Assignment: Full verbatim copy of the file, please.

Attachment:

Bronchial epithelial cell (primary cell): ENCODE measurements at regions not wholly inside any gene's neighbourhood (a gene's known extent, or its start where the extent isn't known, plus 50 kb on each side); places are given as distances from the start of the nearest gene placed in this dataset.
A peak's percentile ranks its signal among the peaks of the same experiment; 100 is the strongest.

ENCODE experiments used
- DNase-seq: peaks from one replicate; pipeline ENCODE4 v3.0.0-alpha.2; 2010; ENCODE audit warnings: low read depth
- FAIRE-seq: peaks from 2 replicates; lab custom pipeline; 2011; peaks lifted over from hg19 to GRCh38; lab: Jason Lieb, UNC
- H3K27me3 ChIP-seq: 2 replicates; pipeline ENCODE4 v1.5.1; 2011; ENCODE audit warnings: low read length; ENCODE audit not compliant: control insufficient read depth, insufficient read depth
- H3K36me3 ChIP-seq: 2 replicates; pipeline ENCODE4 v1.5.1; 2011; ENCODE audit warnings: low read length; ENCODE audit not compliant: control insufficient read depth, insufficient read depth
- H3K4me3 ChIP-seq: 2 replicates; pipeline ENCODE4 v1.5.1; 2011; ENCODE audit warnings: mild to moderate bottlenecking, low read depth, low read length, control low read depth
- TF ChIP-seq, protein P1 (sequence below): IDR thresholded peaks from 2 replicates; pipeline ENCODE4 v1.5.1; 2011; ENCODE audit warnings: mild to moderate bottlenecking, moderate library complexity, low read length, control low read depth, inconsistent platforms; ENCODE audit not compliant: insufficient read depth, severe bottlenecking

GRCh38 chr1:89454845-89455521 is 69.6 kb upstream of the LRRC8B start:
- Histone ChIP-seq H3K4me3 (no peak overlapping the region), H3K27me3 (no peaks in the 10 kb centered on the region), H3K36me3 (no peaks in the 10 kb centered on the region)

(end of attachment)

Bronchial epithelial cell (primary cell): ENCODE measurements at regions not wholly inside any gene's neighbourhood (a gene's known extent, or its start where the extent isn't known, plus 50 kb on each side); places are given as distances from the start of the nearest gene placed in this dataset.
A peak's percentile ranks its signal among the peaks of the same experiment; 100 is the strongest.

ENCODE experiments used
- DNase-seq: peaks from one replicate; pipeline ENCODE4 v3.0.0-alpha.2; 2010; ENCODE audit warnings: low read depth
- FAIRE-seq: peaks from 2 replicates; lab custom pipeline; 2011; peaks lifted over from hg19 to GRCh38; lab: Jason Lieb, UNC
- H3K27me3 ChIP-seq: 2 replicates; pipeline ENCODE4 v1.5.1; 2011; ENCODE audit warnings: low read length; ENCODE audit not compliant: control insufficient read depth, insufficient read depth
- H3K36me3 ChIP-seq: 2 replicates; pipeline ENCODE4 v1.5.1; 2011; ENCODE audit warnings: low read length; ENCODE audit not compliant: control insufficient read depth, insufficient read depth
- H3K4me3 ChIP-seq: 2 replicates; pipeline ENCODE4 v1.5.1; 2011; ENCODE audit warnings: mild to moderate bottlenecking, low read depth, low read length, control low read depth
- TF ChIP-seq, protein P1 (sequence below): IDR thresholded peaks from 2 replicates; pipeline ENCODE4 v1.5.1; 2011; ENCODE audit warnings: mild to moderate bottlenecking, moderate library complexity, low read length, control low read depth, inconsistent platforms; ENCODE audit not compliant: insufficient read depth, severe bottlenecking

GRCh38 chr1:89454845-89455521 is 69.6 kb upstream of the LRRC8B start:
- Histone ChIP-seq H3K4me3 (no peak overlapping the region), H3K27me3 (no peaks in the 10 kb centered on the region), H3K36me3 (no peaks in the 10 kb centered on the region)